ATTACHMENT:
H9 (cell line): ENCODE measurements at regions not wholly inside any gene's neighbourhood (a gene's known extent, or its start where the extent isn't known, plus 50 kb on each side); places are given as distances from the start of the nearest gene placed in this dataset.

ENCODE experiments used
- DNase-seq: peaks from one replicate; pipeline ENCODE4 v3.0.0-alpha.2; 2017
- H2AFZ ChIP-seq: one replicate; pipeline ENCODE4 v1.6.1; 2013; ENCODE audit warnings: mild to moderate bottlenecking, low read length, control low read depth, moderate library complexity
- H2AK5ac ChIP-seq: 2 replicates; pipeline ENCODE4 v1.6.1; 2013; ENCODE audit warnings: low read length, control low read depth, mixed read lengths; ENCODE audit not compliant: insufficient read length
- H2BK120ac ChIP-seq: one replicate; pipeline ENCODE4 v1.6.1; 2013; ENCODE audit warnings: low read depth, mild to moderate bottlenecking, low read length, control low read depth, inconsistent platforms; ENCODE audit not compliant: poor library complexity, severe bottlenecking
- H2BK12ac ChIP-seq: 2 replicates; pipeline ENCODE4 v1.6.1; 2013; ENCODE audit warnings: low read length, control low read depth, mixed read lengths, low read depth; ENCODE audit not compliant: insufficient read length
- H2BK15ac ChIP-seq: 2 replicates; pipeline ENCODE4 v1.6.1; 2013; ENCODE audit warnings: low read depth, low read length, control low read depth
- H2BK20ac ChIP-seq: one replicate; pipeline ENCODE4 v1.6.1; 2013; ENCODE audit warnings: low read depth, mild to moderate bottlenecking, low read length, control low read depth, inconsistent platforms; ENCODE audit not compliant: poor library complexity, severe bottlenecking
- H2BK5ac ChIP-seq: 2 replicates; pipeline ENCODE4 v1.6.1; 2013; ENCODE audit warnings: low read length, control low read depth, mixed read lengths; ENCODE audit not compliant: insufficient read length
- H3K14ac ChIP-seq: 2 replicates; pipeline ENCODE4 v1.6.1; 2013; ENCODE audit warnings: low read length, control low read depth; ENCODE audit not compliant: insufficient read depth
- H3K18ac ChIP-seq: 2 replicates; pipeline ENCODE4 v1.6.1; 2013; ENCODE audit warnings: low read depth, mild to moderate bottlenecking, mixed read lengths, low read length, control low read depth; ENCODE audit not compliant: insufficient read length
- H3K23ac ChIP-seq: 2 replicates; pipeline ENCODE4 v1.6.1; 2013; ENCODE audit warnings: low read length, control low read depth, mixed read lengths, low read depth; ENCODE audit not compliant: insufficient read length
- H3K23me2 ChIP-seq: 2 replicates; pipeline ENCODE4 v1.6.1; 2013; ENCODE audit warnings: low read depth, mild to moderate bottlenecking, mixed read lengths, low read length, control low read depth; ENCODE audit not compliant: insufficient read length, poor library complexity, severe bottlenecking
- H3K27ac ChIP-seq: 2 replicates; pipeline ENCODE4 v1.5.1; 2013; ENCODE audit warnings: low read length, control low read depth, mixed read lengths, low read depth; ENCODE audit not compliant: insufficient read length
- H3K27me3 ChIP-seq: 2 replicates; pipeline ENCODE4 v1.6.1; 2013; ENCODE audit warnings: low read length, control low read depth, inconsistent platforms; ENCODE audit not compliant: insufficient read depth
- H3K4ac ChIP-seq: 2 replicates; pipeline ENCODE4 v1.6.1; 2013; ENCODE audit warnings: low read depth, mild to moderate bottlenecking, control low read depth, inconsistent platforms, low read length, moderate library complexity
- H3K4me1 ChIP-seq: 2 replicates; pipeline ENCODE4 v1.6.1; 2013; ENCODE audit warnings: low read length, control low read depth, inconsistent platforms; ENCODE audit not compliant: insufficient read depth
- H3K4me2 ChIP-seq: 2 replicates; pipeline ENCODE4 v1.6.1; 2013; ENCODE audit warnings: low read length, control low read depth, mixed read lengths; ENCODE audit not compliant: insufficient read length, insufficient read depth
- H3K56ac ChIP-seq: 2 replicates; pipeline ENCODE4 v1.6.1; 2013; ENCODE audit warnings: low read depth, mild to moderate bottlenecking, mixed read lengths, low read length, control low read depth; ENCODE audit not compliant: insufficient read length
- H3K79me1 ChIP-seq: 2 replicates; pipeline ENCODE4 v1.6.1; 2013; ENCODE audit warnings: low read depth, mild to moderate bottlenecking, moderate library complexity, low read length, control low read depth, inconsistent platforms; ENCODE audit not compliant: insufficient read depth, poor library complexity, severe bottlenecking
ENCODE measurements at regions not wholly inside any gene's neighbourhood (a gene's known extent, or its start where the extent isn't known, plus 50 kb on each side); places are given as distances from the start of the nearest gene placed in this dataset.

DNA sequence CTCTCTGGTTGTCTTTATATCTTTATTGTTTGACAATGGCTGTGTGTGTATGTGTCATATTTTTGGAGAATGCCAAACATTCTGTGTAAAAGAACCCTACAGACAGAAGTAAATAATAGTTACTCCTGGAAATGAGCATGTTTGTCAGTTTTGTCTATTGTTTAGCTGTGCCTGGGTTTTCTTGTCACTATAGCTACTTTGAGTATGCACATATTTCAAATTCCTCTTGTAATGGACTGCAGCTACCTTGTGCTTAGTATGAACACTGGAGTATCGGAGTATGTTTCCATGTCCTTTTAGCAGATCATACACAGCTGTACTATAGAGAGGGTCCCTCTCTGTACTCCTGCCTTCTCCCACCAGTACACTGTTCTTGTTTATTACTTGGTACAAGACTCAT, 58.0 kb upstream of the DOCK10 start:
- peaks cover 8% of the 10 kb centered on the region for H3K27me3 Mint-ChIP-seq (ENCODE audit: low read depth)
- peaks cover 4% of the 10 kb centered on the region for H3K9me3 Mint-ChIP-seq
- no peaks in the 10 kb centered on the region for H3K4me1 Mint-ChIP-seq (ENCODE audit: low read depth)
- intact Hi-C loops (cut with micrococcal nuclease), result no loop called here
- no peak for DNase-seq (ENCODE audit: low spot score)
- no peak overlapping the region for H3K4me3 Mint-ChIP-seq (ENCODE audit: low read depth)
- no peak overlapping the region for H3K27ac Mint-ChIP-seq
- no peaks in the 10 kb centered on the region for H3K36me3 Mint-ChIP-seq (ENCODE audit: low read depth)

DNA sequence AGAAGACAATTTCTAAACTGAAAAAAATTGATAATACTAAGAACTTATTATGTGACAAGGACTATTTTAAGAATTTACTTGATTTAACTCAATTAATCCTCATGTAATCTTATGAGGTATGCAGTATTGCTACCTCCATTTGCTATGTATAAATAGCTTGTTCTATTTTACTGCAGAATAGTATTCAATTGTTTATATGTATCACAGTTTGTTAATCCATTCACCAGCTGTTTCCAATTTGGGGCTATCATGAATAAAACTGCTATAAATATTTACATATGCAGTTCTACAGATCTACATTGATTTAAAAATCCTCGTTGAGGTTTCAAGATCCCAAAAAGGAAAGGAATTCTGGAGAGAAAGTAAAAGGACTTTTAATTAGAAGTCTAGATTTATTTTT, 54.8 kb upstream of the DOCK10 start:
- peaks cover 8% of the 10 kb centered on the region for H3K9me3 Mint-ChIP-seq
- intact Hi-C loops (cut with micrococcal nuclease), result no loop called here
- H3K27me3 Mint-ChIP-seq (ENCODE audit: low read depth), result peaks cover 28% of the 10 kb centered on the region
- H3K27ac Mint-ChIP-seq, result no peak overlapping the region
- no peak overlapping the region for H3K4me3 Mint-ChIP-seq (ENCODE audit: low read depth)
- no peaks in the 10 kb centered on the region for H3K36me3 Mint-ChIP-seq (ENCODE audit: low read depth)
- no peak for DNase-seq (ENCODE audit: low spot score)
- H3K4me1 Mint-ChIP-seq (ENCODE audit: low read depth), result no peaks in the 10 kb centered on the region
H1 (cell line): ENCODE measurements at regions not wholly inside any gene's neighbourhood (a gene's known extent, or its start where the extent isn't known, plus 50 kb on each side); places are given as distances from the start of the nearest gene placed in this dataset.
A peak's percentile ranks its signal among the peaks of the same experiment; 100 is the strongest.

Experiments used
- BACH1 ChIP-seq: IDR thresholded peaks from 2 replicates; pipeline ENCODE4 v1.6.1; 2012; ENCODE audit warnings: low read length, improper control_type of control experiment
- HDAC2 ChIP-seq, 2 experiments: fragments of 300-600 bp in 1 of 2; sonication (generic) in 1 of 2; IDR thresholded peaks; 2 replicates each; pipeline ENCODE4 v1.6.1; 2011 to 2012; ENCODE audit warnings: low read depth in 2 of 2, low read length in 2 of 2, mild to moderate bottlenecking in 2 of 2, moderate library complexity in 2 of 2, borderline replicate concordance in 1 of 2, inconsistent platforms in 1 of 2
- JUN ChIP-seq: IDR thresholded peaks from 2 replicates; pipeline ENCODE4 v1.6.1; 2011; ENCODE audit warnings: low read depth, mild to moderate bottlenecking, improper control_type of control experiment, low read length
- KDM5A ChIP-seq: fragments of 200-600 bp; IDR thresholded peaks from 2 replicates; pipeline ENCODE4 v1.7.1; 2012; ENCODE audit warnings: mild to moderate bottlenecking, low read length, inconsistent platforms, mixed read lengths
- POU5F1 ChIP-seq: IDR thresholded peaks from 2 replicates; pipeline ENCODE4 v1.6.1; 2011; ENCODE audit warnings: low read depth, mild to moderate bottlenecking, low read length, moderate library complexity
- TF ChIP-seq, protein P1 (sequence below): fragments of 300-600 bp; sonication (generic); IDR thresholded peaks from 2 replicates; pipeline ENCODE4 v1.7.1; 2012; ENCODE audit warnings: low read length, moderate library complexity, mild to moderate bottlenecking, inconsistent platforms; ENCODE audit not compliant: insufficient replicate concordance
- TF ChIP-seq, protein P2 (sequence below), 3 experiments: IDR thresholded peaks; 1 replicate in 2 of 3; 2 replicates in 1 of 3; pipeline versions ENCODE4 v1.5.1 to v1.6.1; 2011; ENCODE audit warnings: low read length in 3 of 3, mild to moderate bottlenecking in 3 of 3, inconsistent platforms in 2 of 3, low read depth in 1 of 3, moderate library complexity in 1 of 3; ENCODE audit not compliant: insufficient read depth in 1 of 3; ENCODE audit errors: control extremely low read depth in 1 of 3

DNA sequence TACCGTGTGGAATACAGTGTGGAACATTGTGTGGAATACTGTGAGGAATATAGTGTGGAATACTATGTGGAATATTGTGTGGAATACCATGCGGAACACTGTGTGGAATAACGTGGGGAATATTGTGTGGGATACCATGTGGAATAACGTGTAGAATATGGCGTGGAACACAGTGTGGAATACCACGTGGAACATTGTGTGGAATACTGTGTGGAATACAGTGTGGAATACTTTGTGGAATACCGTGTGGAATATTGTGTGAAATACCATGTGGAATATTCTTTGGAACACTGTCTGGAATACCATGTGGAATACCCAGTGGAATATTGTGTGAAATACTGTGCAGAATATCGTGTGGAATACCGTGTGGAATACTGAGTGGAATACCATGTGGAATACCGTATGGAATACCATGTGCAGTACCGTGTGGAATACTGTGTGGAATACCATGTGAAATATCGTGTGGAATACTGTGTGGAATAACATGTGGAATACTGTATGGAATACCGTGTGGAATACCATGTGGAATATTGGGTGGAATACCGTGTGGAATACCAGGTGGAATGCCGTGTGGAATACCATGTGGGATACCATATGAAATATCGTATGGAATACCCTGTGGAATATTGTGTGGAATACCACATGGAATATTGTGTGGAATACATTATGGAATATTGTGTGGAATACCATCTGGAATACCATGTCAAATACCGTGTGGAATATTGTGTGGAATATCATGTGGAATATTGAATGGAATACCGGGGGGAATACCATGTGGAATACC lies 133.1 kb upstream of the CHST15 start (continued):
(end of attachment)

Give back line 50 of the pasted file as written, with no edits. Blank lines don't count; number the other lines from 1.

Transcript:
- TF ChIP-seq, protein P2 (sequence below), 3 experiments: IDR thresholded peaks; 1 replicate in 2 of 3; 2 replicates in 1 of 3; pipeline versions ENCODE4 v1.5.1 to v1.6.1; 2011; ENCODE audit warnings: low read length in 3 of 3, mild to moderate bottlenecking in 3 of 3, inconsistent platforms in 2 of 3, low read depth in 1 of 3, moderate library complexity in 1 of 3; ENCODE audit not compliant: insufficient read depth in 1 of 3; ENCODE audit errors: control extremely low read depth in 1 of 3